A passenger gets out of a Cruise driverless taxi after a test ride in San Francisco on February 15, 2023.
California regulators recently approved 24/7 operation of driverless taxis in San Francisco.Traffic jams and collisions followed within a week of the approval.City officials previously told Insider the approval would be “premature.”
Cruise, a self-driving car company, agreed to slash its driverless taxi operation in San Francisco by half on Friday following reports of two separate crashes involving its vehicles.
The California Department of Motor Vehicles said in a statement that it is investigating “recent concerning incidents involving Cruise vehicles” and that the company agreed to its request to reduce the number of operating vehicles by 50% with “no more than 50 driverless vehicles in operation during the day and 150 driverless vehicles in operation at night.”
“Over one hundred people lose their lives every day on American roadways, and countless others are badly injured. We believe it’s clear that Cruise positively impacts overall road safety, and look forward to working with the CA DMV to make any improvements and provide any data they need to reinforce the safety and efficiency of our fleet,” a Cruise spokesperson told Insider in an email.
Cruise is cutting down its fleet just a week after the California Public Utilities Commission (CPUC) gave the company, along with Alphabet’s Waymo, the green light to operate driverless taxis 24/7 in San Francisco.
CPUC Commissioner Darcie Houck indicated on the day of the approval that the commission could vote to limit the number of driverless vehicles or revoke the companies’ permits entirely if there are more reports of incidents, The Verge reported.
The DMV also said it reserves the ability to suspend or revoke testing or deployment permits.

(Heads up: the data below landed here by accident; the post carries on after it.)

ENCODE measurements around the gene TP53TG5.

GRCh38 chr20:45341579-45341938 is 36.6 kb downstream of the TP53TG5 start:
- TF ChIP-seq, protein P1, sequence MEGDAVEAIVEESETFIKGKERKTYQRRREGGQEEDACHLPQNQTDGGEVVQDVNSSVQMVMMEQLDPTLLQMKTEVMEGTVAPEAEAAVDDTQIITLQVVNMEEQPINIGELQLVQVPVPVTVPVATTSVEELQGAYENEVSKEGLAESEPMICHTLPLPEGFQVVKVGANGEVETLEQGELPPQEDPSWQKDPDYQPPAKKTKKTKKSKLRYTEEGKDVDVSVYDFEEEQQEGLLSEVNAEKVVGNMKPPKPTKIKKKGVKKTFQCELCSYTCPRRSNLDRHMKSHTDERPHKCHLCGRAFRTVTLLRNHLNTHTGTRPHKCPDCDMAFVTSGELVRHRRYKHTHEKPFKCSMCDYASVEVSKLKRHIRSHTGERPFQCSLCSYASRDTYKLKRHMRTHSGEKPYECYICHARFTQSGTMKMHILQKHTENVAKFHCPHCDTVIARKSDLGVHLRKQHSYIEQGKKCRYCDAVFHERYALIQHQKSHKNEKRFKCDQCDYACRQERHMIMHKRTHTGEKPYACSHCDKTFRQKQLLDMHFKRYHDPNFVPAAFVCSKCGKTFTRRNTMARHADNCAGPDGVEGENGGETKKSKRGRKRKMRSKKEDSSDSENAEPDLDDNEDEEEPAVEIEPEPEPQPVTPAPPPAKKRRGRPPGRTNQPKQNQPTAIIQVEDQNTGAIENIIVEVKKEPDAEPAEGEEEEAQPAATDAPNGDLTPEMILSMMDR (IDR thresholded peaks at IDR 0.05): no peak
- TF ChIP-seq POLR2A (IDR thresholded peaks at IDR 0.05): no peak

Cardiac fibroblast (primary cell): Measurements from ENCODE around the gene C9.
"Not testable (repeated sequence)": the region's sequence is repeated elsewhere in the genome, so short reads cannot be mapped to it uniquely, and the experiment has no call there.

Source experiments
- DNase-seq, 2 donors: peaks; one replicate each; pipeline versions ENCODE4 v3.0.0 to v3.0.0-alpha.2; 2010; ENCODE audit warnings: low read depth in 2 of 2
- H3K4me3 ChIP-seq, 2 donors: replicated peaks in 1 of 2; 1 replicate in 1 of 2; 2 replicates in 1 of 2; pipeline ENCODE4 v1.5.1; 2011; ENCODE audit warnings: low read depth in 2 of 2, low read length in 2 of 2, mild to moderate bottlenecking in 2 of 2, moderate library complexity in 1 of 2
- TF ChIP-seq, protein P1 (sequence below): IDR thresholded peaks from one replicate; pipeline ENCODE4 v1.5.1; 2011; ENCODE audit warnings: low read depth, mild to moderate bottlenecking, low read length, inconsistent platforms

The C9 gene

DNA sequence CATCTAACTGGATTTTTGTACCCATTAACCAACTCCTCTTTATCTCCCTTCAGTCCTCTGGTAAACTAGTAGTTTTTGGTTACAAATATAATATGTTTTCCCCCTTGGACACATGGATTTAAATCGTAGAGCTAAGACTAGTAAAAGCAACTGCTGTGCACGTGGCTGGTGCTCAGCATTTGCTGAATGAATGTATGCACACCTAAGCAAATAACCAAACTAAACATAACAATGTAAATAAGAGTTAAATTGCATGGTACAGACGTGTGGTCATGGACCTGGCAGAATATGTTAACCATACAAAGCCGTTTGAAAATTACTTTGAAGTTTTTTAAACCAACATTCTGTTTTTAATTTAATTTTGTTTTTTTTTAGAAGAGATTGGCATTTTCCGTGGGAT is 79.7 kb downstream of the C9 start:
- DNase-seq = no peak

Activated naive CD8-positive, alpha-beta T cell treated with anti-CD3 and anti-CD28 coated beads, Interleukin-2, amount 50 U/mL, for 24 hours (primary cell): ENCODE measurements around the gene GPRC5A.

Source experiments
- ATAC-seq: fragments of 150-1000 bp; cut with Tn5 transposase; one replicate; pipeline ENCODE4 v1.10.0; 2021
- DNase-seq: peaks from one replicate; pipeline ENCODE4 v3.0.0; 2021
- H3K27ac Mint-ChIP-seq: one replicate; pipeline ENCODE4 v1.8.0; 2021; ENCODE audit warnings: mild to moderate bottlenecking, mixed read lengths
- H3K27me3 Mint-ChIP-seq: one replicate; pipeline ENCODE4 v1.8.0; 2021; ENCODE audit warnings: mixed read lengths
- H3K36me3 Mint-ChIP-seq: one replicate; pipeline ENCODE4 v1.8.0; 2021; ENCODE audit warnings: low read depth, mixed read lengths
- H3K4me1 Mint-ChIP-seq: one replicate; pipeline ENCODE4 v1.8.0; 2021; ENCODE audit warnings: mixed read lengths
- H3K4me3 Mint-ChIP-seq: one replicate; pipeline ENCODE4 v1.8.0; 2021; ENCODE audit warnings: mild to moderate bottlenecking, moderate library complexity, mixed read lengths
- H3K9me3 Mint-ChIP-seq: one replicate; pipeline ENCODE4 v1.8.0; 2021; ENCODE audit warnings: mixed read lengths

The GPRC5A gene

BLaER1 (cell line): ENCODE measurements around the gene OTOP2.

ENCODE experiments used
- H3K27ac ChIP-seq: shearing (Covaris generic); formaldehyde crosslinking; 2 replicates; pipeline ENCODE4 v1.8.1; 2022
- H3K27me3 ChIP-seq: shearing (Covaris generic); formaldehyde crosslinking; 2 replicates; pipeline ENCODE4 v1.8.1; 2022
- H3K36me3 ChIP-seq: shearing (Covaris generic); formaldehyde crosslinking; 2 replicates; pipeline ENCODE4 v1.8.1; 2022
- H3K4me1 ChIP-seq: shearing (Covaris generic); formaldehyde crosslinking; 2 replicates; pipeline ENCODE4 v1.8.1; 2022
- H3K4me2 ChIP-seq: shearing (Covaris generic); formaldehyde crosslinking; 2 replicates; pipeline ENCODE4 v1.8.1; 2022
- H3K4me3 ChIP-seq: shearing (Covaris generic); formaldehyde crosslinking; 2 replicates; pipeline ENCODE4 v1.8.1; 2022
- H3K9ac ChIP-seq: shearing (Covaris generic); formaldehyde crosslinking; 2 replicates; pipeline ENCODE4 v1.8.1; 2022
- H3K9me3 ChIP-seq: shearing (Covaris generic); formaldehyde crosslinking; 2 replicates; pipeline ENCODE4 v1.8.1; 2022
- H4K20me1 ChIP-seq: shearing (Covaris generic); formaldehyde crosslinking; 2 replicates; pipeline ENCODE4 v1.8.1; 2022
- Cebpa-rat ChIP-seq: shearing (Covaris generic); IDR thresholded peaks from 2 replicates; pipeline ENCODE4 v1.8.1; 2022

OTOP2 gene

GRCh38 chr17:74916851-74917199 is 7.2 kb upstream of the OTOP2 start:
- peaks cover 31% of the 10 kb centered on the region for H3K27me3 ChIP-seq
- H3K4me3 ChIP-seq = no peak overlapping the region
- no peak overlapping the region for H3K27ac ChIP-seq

A day after the state regulators’ approval, videos of several Cruise cars stalling in the middle of San Francisco’s roads appeared online, with a buildup reportedly involving around 10 Cruise cars.
The company said SF’s Outside Lands Music Festival “posed wireless bandwidth constraints causing delayed connectivity to our vehicles.”
One Cruise vehicle also drove into wet concrete at a construction site.
On Thursday, two Cruise robotaxis were involved in separate collision incidents, one of which occurred while a passenger was inside the vehicle.
The Cruise taxi did not yield to the firetruck, injuring a passenger inside the car, a firefighter at the scene told CBS Bay Area.
Cruise said in a statement posted on X that its vehicle entered the intersection on a green light “and was struck by an emergency vehicle that appeared to be en route to an emergency scene.”
In a separate statement, Cruise said that the buildings in that area make it difficult “for humans and AVs alike” to spot objects around the corner until they’re close to the intersection.
The company added: “The AV’s ability to successfully chart the emergency vehicle’s path was complicated by the fact that the emergency vehicle was in the oncoming lane of traffic, which it had moved into to bypass the red light.”
Another collision occurred that evening, in which another vehicle ran a red light “at a high rate of speed,” the company told Insider.
“The AV detected the vehicle and braked but the other vehicle made contact with our AV. There were no passengers in our AV and the driver of the other vehicle was treated and released at the scene,” a Cruise spokesperson said.
City officials and agencies previously raised concerns that San Francisco was not prepared to handle the expansion of driverless taxi operations.
Tilly Chang, executive director of the San Francisco County Transportation Authority (SFCTA), previously told Insider that her agency believes approving the permits would be “premature.”
“We’re not saying don’t do anything … but there needs to be an incremental form of that expansion,” she said.
Before the recent collisions, there had already been incident reports of Cruise cars causing traffic jams, interrupting emergency situations, and running into dogs.
Chang noted that local agencies know about these incidents only because they’re “piecing it together ourselves” and that part of the issue they have stemmed from the lack of data.
“We’ve been asking for the companies to voluntarily or for the CPUC to require a log of incidents,” she said.
Joe Castiglione, SFCTA’s deputy director for technology, data, and analysis, told Insider that, based on the agency’s data, there were about 90-plus incidents involving driverless cars by the end of 2022.
But in March — shortly after CPUC granted Cruise and Waymo permits to collect taxi fares during limited hours of the day — the number increased to about a hundred per month.
“One of the challenges is that there’s very little data available to the public or to public agencies to understand what’s happening on the street,” Castiglione said.